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Research Notes–June 2006

Featuring research published in May 2006


Nearing a Sustainable Balance of Economic Growth
May 1, 2006
Jack Guynn, president and chief executive officer of the Federal Reserve Bank of Atlanta, provides his economic outlook and thoughts on economic growth to the Rotary Club of Nashville.


Changes in Behavioral and Characteristic Determination of Female Labor Force Participation, 1975–2005
Economic Review Q2 2006
This article suggests that the decline in women’s labor force participation rates since 2000 has not been entirely a response to a predictable change in macroeconomic conditions or to demographic changes.

Interwar U.K. Unemployment: The Benjamin and Kochin Hypothesis or the Legacy of “Just” Taxes?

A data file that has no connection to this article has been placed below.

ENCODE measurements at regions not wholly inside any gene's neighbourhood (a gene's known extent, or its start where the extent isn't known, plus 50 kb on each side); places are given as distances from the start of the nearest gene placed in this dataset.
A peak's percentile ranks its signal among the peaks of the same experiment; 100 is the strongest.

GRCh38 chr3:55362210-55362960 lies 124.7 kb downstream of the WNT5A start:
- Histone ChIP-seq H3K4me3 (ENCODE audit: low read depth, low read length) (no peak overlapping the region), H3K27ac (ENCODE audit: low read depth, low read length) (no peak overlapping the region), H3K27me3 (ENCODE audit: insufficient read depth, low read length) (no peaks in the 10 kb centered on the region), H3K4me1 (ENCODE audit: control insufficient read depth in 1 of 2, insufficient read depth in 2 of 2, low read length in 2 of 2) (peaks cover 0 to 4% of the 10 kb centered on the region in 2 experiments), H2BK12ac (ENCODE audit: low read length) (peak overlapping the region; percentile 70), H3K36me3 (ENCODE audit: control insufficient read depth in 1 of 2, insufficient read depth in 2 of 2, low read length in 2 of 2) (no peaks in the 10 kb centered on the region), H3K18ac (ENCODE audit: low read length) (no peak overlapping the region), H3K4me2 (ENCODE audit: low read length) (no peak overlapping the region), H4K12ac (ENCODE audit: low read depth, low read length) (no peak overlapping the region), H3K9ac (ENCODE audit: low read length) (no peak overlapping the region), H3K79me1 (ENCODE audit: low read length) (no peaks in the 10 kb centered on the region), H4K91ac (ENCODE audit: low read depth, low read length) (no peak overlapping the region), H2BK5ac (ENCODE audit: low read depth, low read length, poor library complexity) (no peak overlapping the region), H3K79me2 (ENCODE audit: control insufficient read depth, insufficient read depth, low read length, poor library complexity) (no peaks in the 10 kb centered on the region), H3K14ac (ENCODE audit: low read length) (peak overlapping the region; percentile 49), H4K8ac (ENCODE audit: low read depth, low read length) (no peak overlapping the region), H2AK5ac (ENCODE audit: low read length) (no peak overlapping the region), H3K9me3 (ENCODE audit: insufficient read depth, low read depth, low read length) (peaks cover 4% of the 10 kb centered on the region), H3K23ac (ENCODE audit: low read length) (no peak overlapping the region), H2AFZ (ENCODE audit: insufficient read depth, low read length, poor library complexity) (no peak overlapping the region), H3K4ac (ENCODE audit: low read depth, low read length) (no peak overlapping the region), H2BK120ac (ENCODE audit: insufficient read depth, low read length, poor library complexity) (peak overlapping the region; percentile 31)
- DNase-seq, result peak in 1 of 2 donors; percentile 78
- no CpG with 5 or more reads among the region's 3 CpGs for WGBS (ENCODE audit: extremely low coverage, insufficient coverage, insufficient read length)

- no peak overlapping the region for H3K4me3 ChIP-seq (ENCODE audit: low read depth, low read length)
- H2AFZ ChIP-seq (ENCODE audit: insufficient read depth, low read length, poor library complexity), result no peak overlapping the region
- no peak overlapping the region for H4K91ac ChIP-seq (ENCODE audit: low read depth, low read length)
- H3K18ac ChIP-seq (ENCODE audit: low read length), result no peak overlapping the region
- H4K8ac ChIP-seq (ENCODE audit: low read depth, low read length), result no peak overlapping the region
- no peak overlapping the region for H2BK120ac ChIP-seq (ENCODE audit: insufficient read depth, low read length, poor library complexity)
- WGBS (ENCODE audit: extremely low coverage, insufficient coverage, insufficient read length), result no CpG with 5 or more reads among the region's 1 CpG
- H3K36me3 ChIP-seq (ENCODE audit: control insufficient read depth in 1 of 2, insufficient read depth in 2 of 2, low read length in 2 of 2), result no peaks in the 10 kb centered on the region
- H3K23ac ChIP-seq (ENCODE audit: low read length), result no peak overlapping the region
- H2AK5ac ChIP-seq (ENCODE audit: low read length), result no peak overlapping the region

Working Paper 2006-4
Examining whether changes in unemployment benefits or income tax rates better predict unemployment in the United Kingdom between the world wars, the authors find that fiscal policy was a key driving force.

The Origins of Bubbles in Laboratory Asset Markets
Working Paper 2006-6
The authors conduct experiments that are designed to investigate individual probability judgment error and speculative behavior. They find that both factors contribute to the creation of asset price bubbles.

Dollar Appreciated Moderately in April
In April the average monthly value for the trade-weighted dollar index of 15 major currencies tracked by the Federal Reserve Bank of Atlanta declined by 0.7 percent.


Bank Relationships and Small Firms’ Financial Performance
Working Paper 2006-5
Detailed Italian data indicate that firms are more profitable if they deal with fewer banks, a relationship that is stronger for smaller firms. The results are very consistent with the importance of bank relationships for small firms.

Regional Economics

Welfare Recipiency, Job Separation Outcomes, and Postseparation Earnings: Insight from Linked Personnel and State Administrative Data
Working Paper 2006-7
Examining labor market outcomes between welfare and nonwelfare hires, the authors compare the labor market experience of former welfare recipients to that of other, similarly low-skilled workers.